I am sitting on the ghats in Varanasi, food poisoned, watching the sun come up over the Ganges. The contents of my stomach have stopped trying to escape from my body for the moment, and I am enjoying that moment by sipping on a chai.
The Ganges at dawn, and Varanasi at dawn: breathtaking? The word doesn’t quite do it justice. You just need to go. It’s the most beautiful cess pool in the world. And it is a cess pool. Shit on the ground, in the alleyways, piss dribbling down to the river–goats and cows and dogs and humans shitting and pissing whenever the mood strikes. Mostly-naked men washing away their sins in the fecal water–water so filled with shit and piss that marine life can’t sustain itself in parts of it. Bodies burning on the river bank, the remains (fully burned, or not) thrown into the water to release their former inhabitants from the cycle of life and death. It’s hideously filthy and an epic beauty, Varanasi is.
It’s kind of one of a kind.
And so it’s my last morning in the holy city and I feel like dying, because I’m sick of being violently ill. I feel like dying but I’m sitting on the ghats, drinking chai from my favorite riverside chai wallah, and smoking a cigarette.
An old man approaches.
The old man wants rupees, naturally. He must be at least seventy, he walks with a limp and carries a cane, he has an adorable face with a pug nose and crooked glasses. He’s dressed in orange, as so many of the old beggars are; and I can’t tell if it’s because they’re a special breed of holy beggars, or if it’s an evolutionary tic of the beggar classes in general to look holy for the white people so that the white people are more likely to give them money.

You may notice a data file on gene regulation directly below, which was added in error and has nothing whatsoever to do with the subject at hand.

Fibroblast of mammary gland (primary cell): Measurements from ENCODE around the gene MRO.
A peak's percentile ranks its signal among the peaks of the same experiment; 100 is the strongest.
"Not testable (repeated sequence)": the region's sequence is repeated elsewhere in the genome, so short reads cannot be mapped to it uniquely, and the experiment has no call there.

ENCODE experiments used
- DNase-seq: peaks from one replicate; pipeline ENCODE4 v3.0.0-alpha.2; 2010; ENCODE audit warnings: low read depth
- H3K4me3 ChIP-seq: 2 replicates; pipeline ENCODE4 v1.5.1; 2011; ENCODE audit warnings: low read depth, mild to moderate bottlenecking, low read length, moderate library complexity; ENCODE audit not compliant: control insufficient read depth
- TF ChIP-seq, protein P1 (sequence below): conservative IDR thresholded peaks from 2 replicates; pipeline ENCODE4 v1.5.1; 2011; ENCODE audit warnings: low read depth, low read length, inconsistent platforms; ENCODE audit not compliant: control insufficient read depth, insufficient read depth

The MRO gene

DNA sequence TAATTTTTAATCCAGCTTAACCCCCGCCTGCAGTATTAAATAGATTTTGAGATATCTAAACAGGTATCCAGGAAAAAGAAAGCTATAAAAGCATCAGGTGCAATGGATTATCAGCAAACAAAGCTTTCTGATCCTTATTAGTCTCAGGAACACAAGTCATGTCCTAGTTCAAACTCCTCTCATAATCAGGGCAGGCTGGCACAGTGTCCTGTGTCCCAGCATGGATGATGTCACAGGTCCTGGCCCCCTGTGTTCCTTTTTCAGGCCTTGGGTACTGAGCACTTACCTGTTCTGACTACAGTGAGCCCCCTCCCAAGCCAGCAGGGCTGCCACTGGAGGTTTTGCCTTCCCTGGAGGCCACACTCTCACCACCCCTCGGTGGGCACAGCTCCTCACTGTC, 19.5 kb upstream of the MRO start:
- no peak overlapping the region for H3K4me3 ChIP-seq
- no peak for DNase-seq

Anyway. It doesn’t matter. The cute old man wants my rupees and I’m not going to give him any.
Then he points to the chai man.
“Chai?” he says.
“Chai,” I reply, matter-of-factly, pointing at my glass.
“Chai?” he points again.
And here, his face becomes so puppy-dog-like and filled with sadness that I cave and ask him, “You want a chai, uncle?”
Yes, yes, yes he says.
I beckon the wallah, point to the old man, and nod. The wallah pours him a chai. I pay for the two of us and smile at the old man, get up to walk back to my hotel, where I’ll probably vomit again. The old man is soaking up the sun with his little twig legs crossed, smiling, and rocking back and forth on the stones.
“Chai baba,” he says to me as I walk past him. “Chai baba, chai. Chai baba, chai.”
He seems truly happy with his tea and his sunrise, and I’m truly happy to have contributed to his happiness. It’s what one might call a win-win.
And in a few years I suppose the old man will die here, be burned with the rest of them, and have his ashes strewn in the Ganges. In a few years he’ll be free. In a few years I will envy him.
But not right now.